...when they finally go big time, given that the white lines currently are used to guide them on multi lane roads.
No need to wait for autonomous vehicle.
Current safety devices use it already:
- Lane Departure Warning:
vehicle uses the contrast of white lines on dark asphalt to guess where the lane is, and can either alert the driver (e.g.: Volvo cars) or correct course (e.g.: BMW) to stay in the lane. The driver needs to explicitly switch on the turn signal to tell the car that he indeed intend to turn the car.
No lines, not easy for the car to tell what exactly the trajectory should be. Whereas humans can more or less guess based on the surrounding and know where the "virtual lane" should go (and TFA's idea is that this guess-work will force drivers to be more prudent and slow down. My own feeling is that the first 2 weeks, the drivers will be watchful, then they'll get used it, and then everything will be back to normal)
- Forward Collision Avoidance:
vehicle have a forward facing radar that can detect other vehicle in front. So the car can see if the other in front breaks (when they are both in the same lane, i.e.: a traffic jam) and automatically slow down the cruise control (and in some car, resume driving once the traffic jam clears and the car in front starts again).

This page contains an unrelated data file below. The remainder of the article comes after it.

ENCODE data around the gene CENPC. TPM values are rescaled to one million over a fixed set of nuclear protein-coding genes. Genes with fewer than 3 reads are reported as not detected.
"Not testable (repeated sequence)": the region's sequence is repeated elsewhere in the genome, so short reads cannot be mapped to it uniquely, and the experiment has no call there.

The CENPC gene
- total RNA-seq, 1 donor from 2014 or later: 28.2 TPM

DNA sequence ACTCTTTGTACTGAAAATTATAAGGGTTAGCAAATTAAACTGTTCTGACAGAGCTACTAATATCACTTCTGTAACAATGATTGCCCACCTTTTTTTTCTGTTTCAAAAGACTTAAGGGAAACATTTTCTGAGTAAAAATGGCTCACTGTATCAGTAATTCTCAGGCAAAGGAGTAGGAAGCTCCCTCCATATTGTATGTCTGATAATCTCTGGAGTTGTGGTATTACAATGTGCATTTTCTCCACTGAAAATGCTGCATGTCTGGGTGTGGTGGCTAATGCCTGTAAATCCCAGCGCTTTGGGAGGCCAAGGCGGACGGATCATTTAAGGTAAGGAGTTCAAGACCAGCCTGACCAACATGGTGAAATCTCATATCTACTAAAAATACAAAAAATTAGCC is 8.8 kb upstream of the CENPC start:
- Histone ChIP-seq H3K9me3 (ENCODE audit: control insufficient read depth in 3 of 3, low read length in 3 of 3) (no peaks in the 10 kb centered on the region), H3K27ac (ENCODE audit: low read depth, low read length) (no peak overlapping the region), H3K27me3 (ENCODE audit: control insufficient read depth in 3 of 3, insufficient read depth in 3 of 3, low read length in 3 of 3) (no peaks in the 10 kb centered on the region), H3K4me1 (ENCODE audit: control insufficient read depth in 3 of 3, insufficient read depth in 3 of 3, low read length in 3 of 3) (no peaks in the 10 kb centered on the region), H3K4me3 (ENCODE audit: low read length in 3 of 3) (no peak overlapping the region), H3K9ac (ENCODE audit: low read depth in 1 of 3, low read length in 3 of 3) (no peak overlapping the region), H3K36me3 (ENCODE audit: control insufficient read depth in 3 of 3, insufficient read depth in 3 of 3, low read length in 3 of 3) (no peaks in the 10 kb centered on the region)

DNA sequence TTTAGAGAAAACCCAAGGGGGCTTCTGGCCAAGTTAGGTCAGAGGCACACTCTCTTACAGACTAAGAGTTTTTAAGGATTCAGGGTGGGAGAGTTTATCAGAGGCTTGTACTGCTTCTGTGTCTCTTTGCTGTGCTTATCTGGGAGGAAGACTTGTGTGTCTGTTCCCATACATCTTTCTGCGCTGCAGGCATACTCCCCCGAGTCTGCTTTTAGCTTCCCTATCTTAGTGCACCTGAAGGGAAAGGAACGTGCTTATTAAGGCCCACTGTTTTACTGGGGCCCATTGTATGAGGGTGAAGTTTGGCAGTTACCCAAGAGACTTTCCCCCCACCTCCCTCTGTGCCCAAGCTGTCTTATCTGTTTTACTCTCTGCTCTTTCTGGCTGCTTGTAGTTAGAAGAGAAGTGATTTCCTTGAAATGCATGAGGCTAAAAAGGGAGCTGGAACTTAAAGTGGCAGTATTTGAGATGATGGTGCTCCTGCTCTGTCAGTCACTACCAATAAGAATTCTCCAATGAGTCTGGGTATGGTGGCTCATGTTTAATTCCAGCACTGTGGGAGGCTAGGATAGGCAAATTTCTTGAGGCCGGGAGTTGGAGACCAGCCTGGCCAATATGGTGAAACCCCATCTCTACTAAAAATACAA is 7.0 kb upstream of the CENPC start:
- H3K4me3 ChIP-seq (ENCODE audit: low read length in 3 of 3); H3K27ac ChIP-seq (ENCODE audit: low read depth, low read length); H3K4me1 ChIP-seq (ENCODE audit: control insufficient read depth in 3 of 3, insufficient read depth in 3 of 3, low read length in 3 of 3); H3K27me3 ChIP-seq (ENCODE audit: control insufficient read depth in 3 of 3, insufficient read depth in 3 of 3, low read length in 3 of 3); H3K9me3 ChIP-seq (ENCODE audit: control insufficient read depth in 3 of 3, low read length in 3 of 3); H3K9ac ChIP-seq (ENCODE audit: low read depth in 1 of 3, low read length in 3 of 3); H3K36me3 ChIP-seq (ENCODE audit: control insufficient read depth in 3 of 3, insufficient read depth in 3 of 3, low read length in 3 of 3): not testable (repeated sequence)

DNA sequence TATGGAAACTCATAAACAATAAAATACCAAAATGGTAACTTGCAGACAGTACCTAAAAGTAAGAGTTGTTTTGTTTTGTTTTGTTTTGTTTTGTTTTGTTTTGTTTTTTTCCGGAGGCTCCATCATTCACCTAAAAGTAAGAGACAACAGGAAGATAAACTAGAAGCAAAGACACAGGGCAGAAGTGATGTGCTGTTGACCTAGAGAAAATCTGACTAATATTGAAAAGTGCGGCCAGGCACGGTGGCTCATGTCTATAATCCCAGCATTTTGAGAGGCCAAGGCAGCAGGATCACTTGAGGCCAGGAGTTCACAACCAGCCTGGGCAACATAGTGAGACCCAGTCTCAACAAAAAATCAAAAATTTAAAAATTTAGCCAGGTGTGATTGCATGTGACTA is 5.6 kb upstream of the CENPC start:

Also, the cars can detect incoming vehicle or vehicle that are on a crash course and prevent by applying breaks.
For that to work, again the car's computer need to have some basic idea of where lanes are. Other wise, there's a risk that the car will hit the break, even if the stoped/slower vehicle was in another lane, or the incoming car is in the other half of the road (like in TFA's case).
It seems similar to what i believe they did in the netherlands where they removed any distinction between the road and the pedestrian areas which apparently slowed down traffic.
...well at least, pedestrian and cyclist collision avoidance (more usually called "City Safety" by constructor, and currently slowly becoming a strandard option on most vehicle in europe), is entirely Lidar-based or shape-recognition based.
(i.e.: the car doesn't stop on its own because you're dangerously close to a pedestrian area or a bicycle lane, but because it recognised the object in front of you).
So at least *that* idea isn't disrupting existing safety device. But still...
I'm more proponent of some European city which have buried some of their highway network underground.
I don't think that forcing people to think about the security themselves by removing safety marking will actually work on the long term.
I strongly suspect that people will slowly adapt and get used to the missing markings, and start driving as carelessly as before.
If you think about it, large swaths of road miss markings, specially in developing countries. And those countries aren't exactly known for lower incident rates (though other reason, like vehicles to broken to be road-safe, missing driving education, etc. are other factors in play).